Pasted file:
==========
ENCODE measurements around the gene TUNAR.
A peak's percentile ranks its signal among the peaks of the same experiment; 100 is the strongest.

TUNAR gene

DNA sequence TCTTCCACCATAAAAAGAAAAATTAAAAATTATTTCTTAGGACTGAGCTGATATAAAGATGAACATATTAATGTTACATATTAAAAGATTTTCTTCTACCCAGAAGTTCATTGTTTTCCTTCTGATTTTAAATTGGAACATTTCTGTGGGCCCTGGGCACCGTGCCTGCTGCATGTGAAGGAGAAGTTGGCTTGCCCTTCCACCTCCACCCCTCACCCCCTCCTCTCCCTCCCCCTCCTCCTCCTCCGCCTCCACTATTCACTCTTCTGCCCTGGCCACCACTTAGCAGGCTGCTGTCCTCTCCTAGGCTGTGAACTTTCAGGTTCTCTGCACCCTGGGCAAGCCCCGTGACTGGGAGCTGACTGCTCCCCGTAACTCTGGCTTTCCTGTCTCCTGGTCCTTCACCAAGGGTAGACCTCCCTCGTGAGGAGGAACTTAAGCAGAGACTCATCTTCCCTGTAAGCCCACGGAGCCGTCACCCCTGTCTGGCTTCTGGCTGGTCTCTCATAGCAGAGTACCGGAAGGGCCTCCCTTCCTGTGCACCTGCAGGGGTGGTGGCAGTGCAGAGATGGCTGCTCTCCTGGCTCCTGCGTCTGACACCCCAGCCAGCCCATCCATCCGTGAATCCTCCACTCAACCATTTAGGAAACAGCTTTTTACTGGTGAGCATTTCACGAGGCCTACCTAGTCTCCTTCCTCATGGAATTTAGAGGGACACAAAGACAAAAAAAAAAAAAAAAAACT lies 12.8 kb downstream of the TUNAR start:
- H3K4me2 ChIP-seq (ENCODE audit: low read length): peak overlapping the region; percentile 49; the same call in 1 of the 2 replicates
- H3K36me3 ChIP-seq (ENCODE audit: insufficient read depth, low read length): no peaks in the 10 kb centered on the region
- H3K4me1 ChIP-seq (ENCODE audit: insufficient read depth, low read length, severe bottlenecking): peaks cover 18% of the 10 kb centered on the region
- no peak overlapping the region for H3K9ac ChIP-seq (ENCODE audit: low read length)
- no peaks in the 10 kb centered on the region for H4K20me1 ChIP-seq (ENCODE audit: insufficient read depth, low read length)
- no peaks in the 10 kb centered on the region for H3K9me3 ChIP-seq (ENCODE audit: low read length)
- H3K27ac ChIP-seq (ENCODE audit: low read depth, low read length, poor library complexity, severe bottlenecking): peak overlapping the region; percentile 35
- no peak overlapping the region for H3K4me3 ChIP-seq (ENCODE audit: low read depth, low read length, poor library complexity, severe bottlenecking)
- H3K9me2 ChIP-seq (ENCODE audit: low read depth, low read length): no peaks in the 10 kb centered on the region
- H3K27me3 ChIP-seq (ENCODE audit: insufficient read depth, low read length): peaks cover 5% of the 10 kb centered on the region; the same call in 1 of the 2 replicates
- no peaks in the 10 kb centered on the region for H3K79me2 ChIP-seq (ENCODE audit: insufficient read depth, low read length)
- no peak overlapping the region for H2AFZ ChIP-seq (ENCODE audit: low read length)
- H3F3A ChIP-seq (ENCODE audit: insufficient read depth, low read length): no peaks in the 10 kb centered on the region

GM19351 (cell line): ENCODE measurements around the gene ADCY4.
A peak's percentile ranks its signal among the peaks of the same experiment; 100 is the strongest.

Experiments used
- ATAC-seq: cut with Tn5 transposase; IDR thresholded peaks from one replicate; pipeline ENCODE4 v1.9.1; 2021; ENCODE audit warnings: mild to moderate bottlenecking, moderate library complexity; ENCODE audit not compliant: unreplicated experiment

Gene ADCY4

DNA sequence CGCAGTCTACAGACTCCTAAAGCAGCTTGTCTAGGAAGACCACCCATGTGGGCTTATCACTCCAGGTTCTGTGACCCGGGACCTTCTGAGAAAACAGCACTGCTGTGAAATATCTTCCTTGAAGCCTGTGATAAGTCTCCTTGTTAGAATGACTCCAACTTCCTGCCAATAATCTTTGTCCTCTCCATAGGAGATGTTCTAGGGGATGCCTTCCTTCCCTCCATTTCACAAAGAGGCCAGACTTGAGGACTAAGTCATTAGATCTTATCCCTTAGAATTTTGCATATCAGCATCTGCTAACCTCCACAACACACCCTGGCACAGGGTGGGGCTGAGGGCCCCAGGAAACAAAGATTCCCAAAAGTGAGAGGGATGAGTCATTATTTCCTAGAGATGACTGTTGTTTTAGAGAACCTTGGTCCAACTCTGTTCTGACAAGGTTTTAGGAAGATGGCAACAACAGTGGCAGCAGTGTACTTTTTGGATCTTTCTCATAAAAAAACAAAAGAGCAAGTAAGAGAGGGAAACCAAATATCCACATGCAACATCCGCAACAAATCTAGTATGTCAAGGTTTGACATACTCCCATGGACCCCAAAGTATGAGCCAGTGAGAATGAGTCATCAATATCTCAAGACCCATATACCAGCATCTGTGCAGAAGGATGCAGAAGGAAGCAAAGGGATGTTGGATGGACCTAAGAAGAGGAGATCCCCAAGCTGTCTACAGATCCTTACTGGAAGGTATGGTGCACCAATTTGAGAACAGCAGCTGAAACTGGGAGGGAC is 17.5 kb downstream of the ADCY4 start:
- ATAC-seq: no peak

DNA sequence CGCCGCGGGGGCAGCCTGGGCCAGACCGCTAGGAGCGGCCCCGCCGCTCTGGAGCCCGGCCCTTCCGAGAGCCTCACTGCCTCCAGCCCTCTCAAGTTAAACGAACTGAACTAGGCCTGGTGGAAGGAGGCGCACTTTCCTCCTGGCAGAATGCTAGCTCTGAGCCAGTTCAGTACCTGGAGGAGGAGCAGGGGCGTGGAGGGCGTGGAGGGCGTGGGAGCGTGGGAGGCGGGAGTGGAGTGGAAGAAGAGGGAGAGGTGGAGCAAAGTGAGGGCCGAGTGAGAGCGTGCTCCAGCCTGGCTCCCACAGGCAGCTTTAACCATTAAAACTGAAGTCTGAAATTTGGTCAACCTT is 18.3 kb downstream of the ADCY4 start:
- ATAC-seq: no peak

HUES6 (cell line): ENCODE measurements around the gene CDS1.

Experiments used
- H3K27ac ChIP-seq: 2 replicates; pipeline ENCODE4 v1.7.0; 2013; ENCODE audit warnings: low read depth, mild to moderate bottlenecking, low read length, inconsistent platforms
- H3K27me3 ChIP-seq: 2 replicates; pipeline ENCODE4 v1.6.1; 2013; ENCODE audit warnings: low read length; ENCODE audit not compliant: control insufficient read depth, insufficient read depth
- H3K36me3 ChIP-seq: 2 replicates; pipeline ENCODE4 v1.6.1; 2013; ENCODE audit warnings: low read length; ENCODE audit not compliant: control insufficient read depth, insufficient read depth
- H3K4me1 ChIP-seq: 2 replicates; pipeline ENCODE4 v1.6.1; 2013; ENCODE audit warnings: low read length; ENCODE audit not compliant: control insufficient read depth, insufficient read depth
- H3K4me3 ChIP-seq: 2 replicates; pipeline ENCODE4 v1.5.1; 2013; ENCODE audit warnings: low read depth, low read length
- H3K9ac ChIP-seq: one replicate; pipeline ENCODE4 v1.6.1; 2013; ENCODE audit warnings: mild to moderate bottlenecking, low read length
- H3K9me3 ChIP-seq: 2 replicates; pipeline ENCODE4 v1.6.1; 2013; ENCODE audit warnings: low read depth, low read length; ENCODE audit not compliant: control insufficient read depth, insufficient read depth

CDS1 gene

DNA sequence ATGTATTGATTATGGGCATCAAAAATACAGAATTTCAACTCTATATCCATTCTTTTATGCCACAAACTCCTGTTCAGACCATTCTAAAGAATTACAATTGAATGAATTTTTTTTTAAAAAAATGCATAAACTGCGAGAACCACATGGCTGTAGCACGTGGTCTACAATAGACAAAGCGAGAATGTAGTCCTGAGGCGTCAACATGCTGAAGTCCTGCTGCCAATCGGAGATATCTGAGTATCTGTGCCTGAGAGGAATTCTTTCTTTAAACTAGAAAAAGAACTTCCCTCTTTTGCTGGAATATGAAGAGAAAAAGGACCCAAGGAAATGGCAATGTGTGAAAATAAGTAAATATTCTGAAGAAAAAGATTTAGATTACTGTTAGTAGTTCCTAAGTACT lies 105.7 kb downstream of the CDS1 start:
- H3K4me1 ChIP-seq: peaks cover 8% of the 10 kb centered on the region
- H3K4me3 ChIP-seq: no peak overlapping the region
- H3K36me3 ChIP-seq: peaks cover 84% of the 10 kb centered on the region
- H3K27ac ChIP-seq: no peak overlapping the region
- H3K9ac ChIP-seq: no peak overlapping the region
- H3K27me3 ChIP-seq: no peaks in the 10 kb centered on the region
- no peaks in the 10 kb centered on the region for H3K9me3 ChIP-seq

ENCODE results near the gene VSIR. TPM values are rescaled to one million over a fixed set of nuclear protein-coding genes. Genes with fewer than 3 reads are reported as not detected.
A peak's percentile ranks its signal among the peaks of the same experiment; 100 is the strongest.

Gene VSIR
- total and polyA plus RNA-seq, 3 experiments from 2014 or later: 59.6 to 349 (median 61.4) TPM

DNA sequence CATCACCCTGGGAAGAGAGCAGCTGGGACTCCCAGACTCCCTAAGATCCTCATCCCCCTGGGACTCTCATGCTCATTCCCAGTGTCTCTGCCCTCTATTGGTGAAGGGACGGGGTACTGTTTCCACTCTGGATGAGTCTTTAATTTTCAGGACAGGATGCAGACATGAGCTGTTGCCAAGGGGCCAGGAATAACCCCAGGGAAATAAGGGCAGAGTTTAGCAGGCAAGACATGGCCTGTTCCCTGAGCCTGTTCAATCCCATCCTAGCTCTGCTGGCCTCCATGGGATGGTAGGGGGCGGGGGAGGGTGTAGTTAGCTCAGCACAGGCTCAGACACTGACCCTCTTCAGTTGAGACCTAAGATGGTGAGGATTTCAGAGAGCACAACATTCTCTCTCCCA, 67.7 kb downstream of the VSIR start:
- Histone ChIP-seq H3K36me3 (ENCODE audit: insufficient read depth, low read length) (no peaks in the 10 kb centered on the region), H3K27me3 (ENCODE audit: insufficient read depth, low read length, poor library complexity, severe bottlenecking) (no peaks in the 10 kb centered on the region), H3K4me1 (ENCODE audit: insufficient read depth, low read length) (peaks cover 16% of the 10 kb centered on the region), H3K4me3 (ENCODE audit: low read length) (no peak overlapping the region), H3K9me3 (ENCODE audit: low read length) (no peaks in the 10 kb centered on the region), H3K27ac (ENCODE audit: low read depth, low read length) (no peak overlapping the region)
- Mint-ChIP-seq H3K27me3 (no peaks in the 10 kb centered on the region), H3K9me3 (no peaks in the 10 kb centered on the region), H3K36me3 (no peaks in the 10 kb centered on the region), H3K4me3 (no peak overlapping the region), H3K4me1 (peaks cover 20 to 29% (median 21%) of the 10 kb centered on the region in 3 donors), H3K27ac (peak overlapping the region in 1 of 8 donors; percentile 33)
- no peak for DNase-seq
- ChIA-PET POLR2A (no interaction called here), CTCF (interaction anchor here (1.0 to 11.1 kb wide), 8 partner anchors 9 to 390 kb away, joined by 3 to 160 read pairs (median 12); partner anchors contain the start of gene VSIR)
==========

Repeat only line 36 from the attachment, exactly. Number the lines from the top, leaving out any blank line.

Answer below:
CDS1 gene